ERISA fiduciaries may want to identify steps they should be taking and decisions they should be considering to adjust their process in the face of the coronavirus (COVID-19) pandemic. This LawFlash identifies six such points that could be appropriate for consideration by retirement plan fiduciaries, such as fiduciary committees, as the pandemic and related economic fallout continue to evolve.
ERISA requires plan fiduciaries to act with “care, skill, prudence and diligence under the circumstances then prevailing.” This legal standard guides how the individuals and entities that serve as fiduciaries to ERISA-covered benefit plans—such as retirement plan fiduciary committees—should act and make decisions on behalf of such plans. Under this legal standard, the prevailing facts and circumstances will necessarily inform the appropriate course of action.
In 2020, the prevailing facts and circumstances include the coronavirus (COVID-19) global health pandemic and the related economic instability. Just as the world must adjust to the COVID-19 pandemic, ERISA fiduciaries must calibrate their processes to fit the pandemic environment. In fact, ERISA’s emphasis on giving consideration to such prevailing circumstances (and engaging in appropriate process in the light of those circumstances) is arguably heightened in times of social and financial turmoil. This is because fiduciary decisions made during this difficult time may be especially ripe for second-guessing by plan participants or by regulators. In the face of such second-guessing, fiduciaries will be better positioned in litigation or a regulatory investigation if they can point to a record of having considered and, as appropriate, adjusted their process to address the COVID-19 societal and economic realities.
For all these reasons, ERISA fiduciaries may want to consider some of the steps discussed below to adjust their processes in response to the COVID-19 crisis. In taking these steps, the fiduciaries should carefully document their actions to preserve a record of their due diligence. Just as having a prudent process is key to satisfying ERISA’s fiduciary standard, a ready record of that process is key to proving compliance with that standard, especially in later ligation and government inquiries.
This is a good time for ERISA plan fiduciaries to reach out to the plan’s service providers to verify the provider’s ability to handle—and adjust to—economic and societal disruption.
For example, plan fiduciaries could ask investment providers about their business continuity plans, such as the provider’s capacity to continue to manage assets during times of disruption. This can include questions about operational disruption, such as how the provider can operate during quarantine periods. Other appropriate questions could be about the role of key personnel, such as whether the organization has a backup plan should a key person become unavailable. Fiduciaries may also want to ask about investment continuity, such as the managers’ ability to continue purchases, redemptions, and valuations during future disruptions. For those managers holding assets outside of the United States, a fiduciary could inquire about whether changes in regulations or operations in those other markets have—or could in the future—adversely affect the plan’s investments. Another question could be whether there will be delays in reporting, including tax reporting, related to the plan’s investments.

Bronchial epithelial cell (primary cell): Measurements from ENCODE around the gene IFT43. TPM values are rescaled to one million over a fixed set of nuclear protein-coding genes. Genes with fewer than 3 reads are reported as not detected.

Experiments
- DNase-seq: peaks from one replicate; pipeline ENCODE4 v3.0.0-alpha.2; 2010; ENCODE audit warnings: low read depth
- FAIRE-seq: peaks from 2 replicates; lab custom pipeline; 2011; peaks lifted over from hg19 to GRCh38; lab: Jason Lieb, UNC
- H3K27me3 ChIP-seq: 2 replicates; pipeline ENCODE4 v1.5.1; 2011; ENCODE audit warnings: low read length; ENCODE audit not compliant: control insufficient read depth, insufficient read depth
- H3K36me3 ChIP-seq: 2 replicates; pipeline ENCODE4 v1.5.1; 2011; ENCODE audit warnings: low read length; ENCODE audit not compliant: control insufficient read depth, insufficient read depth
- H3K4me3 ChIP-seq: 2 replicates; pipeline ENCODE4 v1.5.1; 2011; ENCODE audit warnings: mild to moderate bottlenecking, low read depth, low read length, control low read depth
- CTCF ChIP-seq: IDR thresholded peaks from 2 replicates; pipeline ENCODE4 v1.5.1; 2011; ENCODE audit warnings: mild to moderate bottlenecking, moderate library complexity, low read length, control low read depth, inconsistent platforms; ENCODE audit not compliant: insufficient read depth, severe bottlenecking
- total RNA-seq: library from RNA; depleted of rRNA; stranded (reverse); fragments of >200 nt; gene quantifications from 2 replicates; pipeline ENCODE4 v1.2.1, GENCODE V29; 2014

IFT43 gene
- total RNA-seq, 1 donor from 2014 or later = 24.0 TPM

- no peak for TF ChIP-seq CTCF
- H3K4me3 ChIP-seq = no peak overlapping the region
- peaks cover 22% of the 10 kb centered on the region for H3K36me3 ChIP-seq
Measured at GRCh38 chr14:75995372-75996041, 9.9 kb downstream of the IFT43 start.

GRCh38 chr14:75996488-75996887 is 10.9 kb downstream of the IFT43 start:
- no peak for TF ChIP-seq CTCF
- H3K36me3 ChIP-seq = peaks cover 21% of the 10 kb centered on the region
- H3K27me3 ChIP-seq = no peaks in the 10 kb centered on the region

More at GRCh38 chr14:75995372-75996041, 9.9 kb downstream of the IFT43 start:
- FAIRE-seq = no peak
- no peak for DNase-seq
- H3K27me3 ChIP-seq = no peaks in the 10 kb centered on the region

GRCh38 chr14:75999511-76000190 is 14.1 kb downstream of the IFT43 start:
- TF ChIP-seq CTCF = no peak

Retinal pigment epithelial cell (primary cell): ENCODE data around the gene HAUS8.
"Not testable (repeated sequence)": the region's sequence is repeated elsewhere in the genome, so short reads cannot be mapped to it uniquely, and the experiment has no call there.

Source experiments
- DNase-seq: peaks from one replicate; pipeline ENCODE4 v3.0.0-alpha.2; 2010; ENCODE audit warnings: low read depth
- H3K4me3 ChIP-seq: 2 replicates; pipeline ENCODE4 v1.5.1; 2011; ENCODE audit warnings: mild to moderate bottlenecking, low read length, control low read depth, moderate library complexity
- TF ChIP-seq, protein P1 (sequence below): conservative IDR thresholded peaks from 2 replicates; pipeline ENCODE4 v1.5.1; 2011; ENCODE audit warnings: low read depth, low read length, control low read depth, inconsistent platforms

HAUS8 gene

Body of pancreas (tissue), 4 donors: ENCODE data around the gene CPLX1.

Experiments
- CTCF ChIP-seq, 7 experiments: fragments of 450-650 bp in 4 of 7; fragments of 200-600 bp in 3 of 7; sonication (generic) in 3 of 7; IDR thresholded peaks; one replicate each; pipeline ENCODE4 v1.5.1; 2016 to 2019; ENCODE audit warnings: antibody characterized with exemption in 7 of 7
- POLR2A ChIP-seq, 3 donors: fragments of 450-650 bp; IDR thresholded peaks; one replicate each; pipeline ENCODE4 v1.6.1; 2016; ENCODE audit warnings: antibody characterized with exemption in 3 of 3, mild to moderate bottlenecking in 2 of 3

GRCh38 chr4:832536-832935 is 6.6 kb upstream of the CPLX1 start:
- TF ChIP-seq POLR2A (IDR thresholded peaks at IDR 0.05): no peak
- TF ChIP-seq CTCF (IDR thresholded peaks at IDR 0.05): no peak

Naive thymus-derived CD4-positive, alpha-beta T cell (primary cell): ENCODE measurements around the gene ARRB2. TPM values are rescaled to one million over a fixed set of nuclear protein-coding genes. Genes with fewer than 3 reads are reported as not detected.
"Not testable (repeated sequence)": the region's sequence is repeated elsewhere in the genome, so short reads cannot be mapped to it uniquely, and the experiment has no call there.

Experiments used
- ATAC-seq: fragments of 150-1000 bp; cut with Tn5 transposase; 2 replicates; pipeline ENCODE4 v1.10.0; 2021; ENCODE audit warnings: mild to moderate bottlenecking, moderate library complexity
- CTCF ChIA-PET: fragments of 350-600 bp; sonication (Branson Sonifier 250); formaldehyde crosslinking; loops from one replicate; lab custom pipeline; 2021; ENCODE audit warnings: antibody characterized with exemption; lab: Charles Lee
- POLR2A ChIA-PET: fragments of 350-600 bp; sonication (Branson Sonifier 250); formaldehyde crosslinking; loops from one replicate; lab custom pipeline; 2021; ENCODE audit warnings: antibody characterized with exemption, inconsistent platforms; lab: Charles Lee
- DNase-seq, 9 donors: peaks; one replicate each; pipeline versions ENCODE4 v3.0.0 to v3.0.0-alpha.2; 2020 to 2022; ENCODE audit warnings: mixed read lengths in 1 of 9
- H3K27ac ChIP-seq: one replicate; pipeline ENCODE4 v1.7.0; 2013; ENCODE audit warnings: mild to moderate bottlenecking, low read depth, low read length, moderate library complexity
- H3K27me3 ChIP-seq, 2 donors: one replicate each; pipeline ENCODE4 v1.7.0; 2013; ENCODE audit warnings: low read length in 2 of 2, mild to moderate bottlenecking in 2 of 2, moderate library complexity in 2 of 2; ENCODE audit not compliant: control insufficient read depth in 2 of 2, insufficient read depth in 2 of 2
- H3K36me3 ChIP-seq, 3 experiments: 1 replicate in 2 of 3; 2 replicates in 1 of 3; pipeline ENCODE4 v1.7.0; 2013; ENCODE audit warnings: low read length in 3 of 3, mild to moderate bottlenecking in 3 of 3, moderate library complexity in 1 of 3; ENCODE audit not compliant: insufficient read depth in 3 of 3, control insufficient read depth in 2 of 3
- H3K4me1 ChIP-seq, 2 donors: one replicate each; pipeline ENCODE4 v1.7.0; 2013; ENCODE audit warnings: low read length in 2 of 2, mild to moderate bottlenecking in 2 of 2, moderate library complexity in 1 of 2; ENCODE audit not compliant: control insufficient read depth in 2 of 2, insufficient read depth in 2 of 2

The goal of this inquiry could be to confirm (and document the confirmation) that the provider appears able to continue to operate—or adjust—to future economic and societal disruptions, so that the plan is able to continue investment-related operations. If the inquiry raises any concerns, fiduciaries should consider the appropriate responses (and, again, document those responses).
After inquiring about provider operations, plan fiduciaries could next conduct a review of the plan’s investments. During this time of uncertainty, it may be appropriate for ERISA fiduciaries to review the plan’s investments and fund lineup (in the case of a defined contribution plan) to consider whether they remain prudent investments in the current market environment. For example, a key question could be whether the prospect of future market volatility warrants adjustments to the plan’s investment guidelines and/or underlying investments. Appropriate considerations could be whether the plan’s investments should be adjusted to reduce options with greater risk or to remove particular asset classes that would be expected to suffer more significantly in a volatile market. It may also be appropriate to consider the plan’s liquidity needs, and its capacity to sustain a downward market.
The market volatility may have also resulted in the need to rebalance among asset classes to maintain the plan’s desired asset allocation. The need to rebalance may also prompt fiduciaries to consider whether plan investment guidelines and investment policy statements remain appropriate.
On an ongoing basis, this may be a time for more frequent or more detailed monitoring of the performance of plan investments, especially if the markets continue to go through further rounds of volatility. For example, it may be wise to increase the frequency of formal investment reviews and benchmark exercises.
Finally, for a plan that offers employer stock, the current—and possible future—market losses may warrant considering closer or more frequent monitoring of the stock’s performance or other proactive steps, such as engaging in an independent fiduciary.
Of course, if the investment review raises concerns, fiduciaries should explore appropriate adjustments (and, again, document those adjustments).